Consider Frank Borsas.

He was five when his family came to Washington from Greece. Now, he is 17 and thinks of going away to a university in New York. His parents say no. "In Greece, you know, the men live at home until they get married," he says.

Or Martha Gonzales.

She fled with her family from Cuba in 1960. Much of her spirit is still there, and she never gives up trying to convince her 19-year-old son, Rey, to attend Sunday mass. He refuses to go.

"He wants to be like his American friends who don't go to church," she says sadly. "But I know his faith is the same. He still has his crucifix in his room."

In an environment that demands assimilation, the Americanization of the children often suddenly turns family relationships upside down. Children find themselves working as interpreters. Parents become dependent on them and as a result are sometimes scorned.

In the Borsas home in Silver Spring, neither Ioannis (John) Borsas nor his wife Evriklia speaks fluent English. Their three adolescent children speak English and Greek flawlessly.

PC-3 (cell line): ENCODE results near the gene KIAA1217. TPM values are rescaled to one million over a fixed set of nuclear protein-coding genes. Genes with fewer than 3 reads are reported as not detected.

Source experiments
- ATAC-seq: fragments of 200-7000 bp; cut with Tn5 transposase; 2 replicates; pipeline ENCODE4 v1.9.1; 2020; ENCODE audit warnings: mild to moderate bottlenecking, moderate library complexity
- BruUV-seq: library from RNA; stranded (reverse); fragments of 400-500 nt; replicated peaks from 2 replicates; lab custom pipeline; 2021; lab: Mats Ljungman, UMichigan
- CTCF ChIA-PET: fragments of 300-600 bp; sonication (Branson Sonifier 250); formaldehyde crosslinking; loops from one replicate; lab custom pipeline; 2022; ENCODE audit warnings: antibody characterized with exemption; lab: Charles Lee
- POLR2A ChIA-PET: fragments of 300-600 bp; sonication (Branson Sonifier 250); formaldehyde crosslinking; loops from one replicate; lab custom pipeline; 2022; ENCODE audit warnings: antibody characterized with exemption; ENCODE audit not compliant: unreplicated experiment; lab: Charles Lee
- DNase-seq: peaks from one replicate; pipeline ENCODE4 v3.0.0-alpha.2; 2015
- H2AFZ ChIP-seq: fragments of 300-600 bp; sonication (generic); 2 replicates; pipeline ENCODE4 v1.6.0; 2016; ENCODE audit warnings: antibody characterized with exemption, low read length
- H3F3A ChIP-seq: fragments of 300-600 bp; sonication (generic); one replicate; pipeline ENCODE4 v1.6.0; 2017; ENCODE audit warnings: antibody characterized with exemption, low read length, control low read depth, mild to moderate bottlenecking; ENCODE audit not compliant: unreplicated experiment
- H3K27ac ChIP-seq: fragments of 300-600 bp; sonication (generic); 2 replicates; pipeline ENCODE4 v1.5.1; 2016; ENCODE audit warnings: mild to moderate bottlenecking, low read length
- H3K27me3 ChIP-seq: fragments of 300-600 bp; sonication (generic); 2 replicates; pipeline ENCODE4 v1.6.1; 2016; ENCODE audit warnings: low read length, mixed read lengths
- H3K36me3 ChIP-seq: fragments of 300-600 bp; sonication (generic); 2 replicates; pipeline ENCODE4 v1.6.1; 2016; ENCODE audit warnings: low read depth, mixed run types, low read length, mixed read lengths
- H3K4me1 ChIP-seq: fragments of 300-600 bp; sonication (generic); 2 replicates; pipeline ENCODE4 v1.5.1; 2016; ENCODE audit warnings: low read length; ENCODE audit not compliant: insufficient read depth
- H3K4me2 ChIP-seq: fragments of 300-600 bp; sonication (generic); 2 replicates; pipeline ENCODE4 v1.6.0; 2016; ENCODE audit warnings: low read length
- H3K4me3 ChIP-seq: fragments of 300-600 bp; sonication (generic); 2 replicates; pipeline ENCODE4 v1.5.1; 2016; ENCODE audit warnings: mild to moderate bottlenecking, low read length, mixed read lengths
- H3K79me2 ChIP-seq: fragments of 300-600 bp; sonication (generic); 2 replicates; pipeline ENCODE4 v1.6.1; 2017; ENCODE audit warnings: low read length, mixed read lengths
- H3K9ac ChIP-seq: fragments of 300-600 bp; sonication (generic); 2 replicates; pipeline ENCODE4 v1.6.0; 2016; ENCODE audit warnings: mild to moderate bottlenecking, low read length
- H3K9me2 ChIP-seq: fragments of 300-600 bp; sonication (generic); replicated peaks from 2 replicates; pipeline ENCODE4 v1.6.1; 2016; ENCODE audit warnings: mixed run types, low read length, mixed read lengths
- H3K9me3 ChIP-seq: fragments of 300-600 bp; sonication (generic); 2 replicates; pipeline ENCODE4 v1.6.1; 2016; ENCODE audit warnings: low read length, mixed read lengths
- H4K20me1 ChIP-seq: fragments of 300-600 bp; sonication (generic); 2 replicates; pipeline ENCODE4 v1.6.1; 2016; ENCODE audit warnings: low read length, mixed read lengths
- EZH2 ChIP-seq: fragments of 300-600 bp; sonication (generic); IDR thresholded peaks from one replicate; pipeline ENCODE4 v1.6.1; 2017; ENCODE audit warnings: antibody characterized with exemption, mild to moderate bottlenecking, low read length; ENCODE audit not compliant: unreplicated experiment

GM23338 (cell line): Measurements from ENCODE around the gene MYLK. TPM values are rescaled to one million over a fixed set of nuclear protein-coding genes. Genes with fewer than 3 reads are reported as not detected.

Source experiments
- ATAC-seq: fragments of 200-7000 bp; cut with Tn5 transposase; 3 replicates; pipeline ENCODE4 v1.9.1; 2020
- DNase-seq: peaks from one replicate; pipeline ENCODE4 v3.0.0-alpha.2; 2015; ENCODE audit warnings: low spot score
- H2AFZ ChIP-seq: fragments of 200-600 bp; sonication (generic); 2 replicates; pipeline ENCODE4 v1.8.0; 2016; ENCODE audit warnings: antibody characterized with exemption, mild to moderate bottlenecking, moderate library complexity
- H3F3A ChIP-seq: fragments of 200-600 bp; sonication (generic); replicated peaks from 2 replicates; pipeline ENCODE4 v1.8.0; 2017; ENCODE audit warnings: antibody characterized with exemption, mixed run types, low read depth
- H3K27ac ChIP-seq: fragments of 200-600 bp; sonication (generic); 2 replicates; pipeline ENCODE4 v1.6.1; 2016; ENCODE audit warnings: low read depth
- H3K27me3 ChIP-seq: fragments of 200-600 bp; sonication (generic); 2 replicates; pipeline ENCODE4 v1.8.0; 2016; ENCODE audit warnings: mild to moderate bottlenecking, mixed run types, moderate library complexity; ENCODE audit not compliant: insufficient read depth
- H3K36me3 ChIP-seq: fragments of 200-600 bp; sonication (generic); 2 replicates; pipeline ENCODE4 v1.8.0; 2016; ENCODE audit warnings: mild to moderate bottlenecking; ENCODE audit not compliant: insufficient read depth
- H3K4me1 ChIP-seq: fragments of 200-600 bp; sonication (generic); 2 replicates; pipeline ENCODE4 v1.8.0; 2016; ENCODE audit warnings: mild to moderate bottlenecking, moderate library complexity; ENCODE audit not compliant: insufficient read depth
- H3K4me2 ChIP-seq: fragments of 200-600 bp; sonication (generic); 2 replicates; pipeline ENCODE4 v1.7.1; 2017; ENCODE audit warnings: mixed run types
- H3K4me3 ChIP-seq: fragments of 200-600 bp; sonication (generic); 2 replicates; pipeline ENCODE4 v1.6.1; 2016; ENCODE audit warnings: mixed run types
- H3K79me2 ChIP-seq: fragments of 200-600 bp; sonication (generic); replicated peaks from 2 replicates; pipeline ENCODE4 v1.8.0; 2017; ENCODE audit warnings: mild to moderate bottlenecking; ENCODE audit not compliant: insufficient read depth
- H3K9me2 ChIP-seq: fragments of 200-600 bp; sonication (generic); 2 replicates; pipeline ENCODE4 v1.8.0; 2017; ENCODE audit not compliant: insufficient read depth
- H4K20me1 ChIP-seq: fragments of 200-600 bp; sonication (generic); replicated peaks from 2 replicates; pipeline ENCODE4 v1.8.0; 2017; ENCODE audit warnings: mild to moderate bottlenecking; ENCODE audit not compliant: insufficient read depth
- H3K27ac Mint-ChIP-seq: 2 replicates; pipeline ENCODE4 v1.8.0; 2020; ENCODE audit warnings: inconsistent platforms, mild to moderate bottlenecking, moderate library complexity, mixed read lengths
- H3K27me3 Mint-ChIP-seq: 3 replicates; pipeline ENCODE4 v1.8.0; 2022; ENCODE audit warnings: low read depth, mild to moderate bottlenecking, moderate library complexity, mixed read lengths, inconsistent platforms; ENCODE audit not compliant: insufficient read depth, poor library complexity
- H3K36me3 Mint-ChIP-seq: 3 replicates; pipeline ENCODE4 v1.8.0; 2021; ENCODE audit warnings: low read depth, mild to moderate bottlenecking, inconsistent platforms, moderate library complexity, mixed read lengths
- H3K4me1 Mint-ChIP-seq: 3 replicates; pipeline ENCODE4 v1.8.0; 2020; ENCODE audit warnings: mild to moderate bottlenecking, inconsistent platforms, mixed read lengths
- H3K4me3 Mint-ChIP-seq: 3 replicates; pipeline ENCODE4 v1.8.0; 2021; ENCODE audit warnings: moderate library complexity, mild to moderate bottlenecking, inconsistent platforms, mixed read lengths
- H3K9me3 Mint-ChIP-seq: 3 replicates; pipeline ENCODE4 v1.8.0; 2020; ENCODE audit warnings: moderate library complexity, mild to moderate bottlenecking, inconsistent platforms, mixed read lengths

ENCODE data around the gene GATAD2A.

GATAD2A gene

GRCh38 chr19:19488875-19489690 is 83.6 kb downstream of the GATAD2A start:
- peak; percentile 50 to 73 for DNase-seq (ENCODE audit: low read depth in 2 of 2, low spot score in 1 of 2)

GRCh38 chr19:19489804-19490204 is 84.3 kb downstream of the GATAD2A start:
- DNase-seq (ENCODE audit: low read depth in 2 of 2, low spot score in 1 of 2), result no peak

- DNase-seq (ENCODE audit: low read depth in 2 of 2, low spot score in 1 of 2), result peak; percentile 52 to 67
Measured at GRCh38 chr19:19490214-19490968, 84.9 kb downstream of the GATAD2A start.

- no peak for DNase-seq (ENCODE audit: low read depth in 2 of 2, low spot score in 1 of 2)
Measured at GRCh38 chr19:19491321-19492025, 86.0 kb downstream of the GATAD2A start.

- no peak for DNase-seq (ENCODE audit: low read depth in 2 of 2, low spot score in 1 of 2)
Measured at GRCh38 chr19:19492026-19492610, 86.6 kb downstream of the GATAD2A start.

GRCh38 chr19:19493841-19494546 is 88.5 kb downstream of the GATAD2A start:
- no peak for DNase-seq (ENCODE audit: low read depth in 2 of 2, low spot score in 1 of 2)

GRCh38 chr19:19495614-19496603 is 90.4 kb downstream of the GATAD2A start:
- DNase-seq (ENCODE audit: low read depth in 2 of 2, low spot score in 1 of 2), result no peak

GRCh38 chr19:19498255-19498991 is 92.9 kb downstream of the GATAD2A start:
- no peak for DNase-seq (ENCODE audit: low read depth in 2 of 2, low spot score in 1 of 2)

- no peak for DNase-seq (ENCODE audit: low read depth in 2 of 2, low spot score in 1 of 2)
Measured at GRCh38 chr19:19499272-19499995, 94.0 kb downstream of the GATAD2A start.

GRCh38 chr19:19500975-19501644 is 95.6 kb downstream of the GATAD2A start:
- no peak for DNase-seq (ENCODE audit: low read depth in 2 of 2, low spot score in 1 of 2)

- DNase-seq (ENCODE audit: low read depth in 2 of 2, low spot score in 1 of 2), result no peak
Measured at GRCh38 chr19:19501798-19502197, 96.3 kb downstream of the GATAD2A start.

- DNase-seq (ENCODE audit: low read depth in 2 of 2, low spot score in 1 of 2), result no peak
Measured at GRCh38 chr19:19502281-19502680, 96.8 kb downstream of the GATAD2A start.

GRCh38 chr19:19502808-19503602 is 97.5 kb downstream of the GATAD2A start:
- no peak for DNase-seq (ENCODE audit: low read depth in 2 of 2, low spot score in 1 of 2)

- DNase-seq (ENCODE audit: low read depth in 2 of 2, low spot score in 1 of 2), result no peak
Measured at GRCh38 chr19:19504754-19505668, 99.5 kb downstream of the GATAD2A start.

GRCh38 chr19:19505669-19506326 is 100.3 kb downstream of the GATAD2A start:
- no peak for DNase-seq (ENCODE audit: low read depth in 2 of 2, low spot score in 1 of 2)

The children handle virtually all communication with the outside world, while the parents, who work as a tailor and a seamstress, are confined to contacts within the city's Greek community.

"This language barrier creates a wall of separation," said Demetrois Stavrakas, who works with newly arrived Greed immigrants and their problems. "It's an unknown world out there. The parents worry about what their children are doing outside of the home, and the children suffer from peer pressure within their schools. Sometimes they rebel against the parents and say, 'That's old country values. This is how we do it here.'"

The normal concerns of American parents are tremendously amplified for immigrants. None of the Borsas children, for instance, has ever attended public schools here because of their parents' fear of drug use and the permissiveness that allows children, especially girls, freedoms unheard of in their native Greece.